Gov. Whitmer Asks Michigan Catastrophic Claims Association to Refund $5 Billion to Ratepayers

by Bruce Walker


Gov. Gretchen Whitmer is calling for the Michigan Catastrophic Claims Association to refund $5 billion in surplus funds to Michigan automotive insurance customers.

“My office recently reviewed the Annual Report of the Michigan Catastrophic Claims Association (MCCA) to the Legislature issued in September 2021,” the governor wrote in a Nov. 1 letter addressed to R. Kevin Clinton, MCCA executive director. “The report stated that the MCCA had a surplus of $2.4 billion at the end of 2020. In your annual statement issued on June 30, 2021, the surplus is now $5 billion. I am calling on you today to refund money to Michiganders.”

The governor attributes the surplus to the bipartisan Senate Bill 1 insurance reform bill she signed in May 2019. Provisions of the bill include:

  • Guaranteeing lower rates for drivers for eight years;
  • Giving people the choice to pick their own Personal Injury Protection (PIP) options with coinciding PIP rate reductions, offering unlimited coverage (at least 10% PIP reduction), $500,000 coverage (at least 20% PIP reduction), $250K coverage (at least 35% PIP reduction), $50,000 coverage for Medicaid eligible recipients (at least 45% PIP reduction), or a complete opt out for seniors or anyone with sufficient private insurance (100% PIP reduction).
  • Increasing consumer protections by banning companies from using the following non-driving factors to set rates: ZIP code, credit score, gender, marital status, occupation, educational attainment, and homeownership.
  • Setting fee schedules for hospitals and providers to prevent overcharging for auto-related injuries.

“The surplus reflects premium overcharges and is partly a reflection of the cost-saving measures implemented in the historic, bipartisan no-fault reform legislation I signed into law in 2019,” Whitmer’s letter continues. “Since then, many Michiganders have experienced financial hardships during the ongoing COVID-19 pandemic. Now is not the time for the MCCA to withhold money owed to Michiganders. I urge you to move swiftly to return the surplus funds to policyholders in the form of lump-sum checks.”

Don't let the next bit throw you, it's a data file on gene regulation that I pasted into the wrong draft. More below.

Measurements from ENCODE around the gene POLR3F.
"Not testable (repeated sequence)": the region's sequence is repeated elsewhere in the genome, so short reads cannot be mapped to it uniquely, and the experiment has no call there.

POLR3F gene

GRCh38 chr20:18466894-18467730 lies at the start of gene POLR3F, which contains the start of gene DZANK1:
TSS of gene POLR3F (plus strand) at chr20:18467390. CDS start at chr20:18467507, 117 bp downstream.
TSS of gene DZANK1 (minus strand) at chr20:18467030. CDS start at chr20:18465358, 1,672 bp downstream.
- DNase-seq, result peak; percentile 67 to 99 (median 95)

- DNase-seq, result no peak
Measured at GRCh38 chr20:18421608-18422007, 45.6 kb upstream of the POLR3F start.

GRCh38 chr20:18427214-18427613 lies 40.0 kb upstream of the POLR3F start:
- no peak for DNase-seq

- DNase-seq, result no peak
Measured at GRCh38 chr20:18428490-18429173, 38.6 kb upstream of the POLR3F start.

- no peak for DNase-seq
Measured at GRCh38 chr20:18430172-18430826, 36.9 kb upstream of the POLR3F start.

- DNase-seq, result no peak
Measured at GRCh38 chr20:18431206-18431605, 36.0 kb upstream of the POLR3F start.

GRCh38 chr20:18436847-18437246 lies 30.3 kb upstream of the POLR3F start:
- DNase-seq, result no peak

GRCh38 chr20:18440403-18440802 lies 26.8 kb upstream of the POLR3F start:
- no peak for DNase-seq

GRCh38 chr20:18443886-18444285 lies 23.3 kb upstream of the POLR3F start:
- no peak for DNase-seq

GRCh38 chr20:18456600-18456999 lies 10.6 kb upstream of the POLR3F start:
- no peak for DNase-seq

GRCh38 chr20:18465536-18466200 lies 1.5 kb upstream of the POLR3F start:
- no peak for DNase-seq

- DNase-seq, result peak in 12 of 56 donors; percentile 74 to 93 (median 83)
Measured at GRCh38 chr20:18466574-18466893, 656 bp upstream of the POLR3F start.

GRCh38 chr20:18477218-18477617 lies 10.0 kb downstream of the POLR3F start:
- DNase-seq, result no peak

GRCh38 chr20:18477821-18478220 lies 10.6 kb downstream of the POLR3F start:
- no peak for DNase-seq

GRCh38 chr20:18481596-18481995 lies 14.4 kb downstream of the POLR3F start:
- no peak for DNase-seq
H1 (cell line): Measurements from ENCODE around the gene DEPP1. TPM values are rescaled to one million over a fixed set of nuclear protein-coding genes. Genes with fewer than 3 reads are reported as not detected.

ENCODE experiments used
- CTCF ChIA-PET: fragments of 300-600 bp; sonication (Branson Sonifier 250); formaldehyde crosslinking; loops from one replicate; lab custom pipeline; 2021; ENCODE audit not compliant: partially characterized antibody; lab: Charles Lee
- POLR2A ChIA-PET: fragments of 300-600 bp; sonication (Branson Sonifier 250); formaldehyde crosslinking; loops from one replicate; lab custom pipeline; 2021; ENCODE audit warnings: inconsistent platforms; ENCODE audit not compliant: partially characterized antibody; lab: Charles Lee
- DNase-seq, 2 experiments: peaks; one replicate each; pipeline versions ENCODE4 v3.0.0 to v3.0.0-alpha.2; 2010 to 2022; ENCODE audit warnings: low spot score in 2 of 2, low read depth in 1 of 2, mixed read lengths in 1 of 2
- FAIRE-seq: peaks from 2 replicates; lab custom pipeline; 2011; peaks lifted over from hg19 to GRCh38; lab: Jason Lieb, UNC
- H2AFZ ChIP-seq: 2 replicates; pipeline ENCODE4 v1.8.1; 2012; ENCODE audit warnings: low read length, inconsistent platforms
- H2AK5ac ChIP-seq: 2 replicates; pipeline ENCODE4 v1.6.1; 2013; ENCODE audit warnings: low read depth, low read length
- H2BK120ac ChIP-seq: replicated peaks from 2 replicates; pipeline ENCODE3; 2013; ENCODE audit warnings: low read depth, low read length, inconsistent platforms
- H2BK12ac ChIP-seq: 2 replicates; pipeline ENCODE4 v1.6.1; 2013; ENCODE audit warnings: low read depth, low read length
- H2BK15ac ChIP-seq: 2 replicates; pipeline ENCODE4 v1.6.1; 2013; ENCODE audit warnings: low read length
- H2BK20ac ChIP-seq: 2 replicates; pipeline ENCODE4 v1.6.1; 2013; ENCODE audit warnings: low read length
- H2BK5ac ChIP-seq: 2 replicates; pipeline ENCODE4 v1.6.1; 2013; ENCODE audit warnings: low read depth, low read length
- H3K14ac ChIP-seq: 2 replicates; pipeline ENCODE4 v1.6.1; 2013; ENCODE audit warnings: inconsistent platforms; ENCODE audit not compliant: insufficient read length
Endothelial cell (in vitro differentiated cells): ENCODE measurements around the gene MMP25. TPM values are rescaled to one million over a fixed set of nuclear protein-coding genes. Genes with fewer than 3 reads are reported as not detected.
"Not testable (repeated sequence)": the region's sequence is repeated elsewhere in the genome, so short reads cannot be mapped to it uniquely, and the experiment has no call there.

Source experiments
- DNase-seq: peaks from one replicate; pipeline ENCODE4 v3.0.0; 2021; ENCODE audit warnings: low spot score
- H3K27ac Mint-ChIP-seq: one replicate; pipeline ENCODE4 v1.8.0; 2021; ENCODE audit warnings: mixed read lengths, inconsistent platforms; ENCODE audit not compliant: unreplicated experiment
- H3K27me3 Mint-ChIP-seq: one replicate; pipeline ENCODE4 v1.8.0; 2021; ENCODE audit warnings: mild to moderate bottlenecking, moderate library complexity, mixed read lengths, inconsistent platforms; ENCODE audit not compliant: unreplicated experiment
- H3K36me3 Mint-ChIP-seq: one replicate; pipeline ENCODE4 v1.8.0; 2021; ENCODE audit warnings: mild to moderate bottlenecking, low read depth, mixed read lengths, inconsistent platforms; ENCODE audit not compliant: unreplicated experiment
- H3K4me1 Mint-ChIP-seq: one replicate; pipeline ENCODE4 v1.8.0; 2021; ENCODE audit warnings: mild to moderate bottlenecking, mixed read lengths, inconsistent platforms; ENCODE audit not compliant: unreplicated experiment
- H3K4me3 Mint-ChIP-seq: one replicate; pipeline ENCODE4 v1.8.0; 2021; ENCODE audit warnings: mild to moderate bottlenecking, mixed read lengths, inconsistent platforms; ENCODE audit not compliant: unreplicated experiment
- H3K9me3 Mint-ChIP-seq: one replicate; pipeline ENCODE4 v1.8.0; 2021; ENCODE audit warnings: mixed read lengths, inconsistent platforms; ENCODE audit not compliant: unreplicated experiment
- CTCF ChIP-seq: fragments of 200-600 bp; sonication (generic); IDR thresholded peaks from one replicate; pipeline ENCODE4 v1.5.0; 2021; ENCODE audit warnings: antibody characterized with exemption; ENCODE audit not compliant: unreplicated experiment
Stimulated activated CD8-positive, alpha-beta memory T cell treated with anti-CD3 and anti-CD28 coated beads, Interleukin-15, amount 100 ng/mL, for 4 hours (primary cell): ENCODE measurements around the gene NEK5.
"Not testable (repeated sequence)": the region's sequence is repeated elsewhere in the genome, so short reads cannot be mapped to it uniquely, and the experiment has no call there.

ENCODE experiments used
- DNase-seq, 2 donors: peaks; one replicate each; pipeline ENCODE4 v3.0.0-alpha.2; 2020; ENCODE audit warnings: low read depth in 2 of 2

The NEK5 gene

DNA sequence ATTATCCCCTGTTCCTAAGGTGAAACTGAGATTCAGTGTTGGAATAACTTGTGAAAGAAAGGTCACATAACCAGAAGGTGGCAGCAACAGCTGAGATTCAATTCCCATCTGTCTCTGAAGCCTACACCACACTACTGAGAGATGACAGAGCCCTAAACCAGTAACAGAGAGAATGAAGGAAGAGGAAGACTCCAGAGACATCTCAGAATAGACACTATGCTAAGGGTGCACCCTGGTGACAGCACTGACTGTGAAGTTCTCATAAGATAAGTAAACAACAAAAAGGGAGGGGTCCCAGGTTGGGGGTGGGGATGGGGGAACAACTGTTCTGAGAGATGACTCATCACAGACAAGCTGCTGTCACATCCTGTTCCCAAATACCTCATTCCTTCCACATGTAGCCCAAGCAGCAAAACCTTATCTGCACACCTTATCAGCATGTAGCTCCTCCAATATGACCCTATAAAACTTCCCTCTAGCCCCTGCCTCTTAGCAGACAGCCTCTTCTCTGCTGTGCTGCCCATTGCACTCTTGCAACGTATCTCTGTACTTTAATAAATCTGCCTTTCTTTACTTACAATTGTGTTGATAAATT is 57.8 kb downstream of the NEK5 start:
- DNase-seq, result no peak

The bill shifts costs of those without unlimited coverage to other commercial insurance providers, or Medicare or Medicaid, with Medicaid presumed to pick up the tab in many severe injury cases due to the absence of long-term care coverage for many Medicare recipients. “If individuals who chose $250,000 or $500,000 in coverage faced large costs from auto accidents, in particular long-term care and attendant care costs, many of them would end up spending down to Medicaid eligibility and that would lead to a cost shift as well,” a Senate Fiscal Agency analysis said in 2019.

“Billions in surplus funds should not be held by insurers to invest for their own profit or be conditioned on the renewal of a policy. The surplus belongs to Michigan policyholders and should promptly be returned directly to them in full, in the form of refund checks,” Whitmer said.

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Bruce Walker is a regional editor at The Center Square. He previously worked as editor at the Mackinac Center for Public Policy’s MichiganScience magazine and The Heartland Institute’s InfoTech & Telecom News.
Photo “Gov. Gretchen Whitmer” by the Gerald R. Ford School of Public Policy, University of Michigan CC BY-ND 2.0.



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